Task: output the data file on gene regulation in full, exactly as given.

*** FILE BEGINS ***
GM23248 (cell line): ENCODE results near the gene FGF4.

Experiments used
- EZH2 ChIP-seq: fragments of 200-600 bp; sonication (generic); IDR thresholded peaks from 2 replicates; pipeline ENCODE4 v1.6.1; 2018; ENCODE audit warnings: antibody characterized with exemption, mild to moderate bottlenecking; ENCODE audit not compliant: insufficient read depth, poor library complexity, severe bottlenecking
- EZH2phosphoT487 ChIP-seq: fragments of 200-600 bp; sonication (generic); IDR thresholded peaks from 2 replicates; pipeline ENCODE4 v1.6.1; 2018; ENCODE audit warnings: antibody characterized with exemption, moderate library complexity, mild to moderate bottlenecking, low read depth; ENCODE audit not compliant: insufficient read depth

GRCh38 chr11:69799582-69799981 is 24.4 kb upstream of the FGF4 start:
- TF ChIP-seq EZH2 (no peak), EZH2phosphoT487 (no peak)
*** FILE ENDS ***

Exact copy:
GM23248 (cell line): ENCODE results near the gene FGF4.

Experiments used
- EZH2 ChIP-seq: fragments of 200-600 bp; sonication (generic); IDR thresholded peaks from 2 replicates; pipeline ENCODE4 v1.6.1; 2018; ENCODE audit warnings: antibody characterized with exemption, mild to moderate bottlenecking; ENCODE audit not compliant: insufficient read depth, poor library complexity, severe bottlenecking
- EZH2phosphoT487 ChIP-seq: fragments of 200-600 bp; sonication (generic); IDR thresholded peaks from 2 replicates; pipeline ENCODE4 v1.6.1; 2018; ENCODE audit warnings: antibody characterized with exemption, moderate library complexity, mild to moderate bottlenecking, low read depth; ENCODE audit not compliant: insufficient read depth

GRCh38 chr11:69799582-69799981 is 24.4 kb upstream of the FGF4 start:
- TF ChIP-seq EZH2 (no peak), EZH2phosphoT487 (no peak)